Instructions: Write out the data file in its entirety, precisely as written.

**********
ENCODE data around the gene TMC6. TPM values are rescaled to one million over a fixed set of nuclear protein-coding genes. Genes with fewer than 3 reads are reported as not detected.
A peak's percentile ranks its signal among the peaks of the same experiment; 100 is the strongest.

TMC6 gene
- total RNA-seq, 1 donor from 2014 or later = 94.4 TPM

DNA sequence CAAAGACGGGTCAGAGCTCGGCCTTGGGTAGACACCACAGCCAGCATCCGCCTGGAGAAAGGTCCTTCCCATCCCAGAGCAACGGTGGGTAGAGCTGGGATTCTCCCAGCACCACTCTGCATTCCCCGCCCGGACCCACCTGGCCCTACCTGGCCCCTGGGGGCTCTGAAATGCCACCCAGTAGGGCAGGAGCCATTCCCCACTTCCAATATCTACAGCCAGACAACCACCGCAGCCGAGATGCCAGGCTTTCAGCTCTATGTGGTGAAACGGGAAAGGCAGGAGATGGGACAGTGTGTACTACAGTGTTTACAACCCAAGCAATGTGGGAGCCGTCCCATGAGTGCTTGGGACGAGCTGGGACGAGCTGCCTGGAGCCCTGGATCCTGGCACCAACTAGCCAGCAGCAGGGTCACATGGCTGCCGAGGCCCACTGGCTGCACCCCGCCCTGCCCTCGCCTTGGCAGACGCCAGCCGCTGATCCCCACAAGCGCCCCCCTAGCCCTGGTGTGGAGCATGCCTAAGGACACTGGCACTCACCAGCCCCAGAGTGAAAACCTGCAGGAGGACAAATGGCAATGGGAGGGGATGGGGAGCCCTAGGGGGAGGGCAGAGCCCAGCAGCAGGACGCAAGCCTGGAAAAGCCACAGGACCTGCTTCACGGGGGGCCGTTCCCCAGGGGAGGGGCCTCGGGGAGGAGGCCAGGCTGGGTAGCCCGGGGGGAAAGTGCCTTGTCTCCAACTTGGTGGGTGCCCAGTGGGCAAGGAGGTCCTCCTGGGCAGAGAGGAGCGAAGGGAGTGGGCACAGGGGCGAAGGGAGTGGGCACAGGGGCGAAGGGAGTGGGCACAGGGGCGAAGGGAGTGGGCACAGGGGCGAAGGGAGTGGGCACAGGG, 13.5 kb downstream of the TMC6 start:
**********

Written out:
ENCODE data around the gene TMC6. TPM values are rescaled to one million over a fixed set of nuclear protein-coding genes. Genes with fewer than 3 reads are reported as not detected.
A peak's percentile ranks its signal among the peaks of the same experiment; 100 is the strongest.

TMC6 gene
- total RNA-seq, 1 donor from 2014 or later = 94.4 TPM

DNA sequence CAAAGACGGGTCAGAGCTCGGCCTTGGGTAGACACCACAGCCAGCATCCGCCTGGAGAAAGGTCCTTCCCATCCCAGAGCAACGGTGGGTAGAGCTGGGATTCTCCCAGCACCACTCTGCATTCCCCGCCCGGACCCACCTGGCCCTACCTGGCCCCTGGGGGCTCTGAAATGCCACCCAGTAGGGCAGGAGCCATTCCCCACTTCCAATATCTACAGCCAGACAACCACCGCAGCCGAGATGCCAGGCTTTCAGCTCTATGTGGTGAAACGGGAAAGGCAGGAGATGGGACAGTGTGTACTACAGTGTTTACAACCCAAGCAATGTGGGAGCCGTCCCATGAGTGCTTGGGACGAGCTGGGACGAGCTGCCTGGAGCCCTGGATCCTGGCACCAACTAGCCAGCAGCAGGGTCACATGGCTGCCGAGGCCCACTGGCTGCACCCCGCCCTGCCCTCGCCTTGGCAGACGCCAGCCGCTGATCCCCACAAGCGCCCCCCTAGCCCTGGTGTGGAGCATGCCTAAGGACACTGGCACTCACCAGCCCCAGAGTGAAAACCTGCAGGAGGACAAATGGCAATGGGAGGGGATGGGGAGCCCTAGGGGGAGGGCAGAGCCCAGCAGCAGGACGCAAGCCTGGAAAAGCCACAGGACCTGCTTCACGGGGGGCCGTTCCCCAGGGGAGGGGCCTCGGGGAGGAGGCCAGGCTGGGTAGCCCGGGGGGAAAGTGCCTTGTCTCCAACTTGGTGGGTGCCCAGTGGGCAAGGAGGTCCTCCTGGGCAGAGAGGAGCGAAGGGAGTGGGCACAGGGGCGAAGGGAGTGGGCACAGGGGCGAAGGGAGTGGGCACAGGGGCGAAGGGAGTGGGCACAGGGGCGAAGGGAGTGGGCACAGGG, 13.5 kb downstream of the TMC6 start: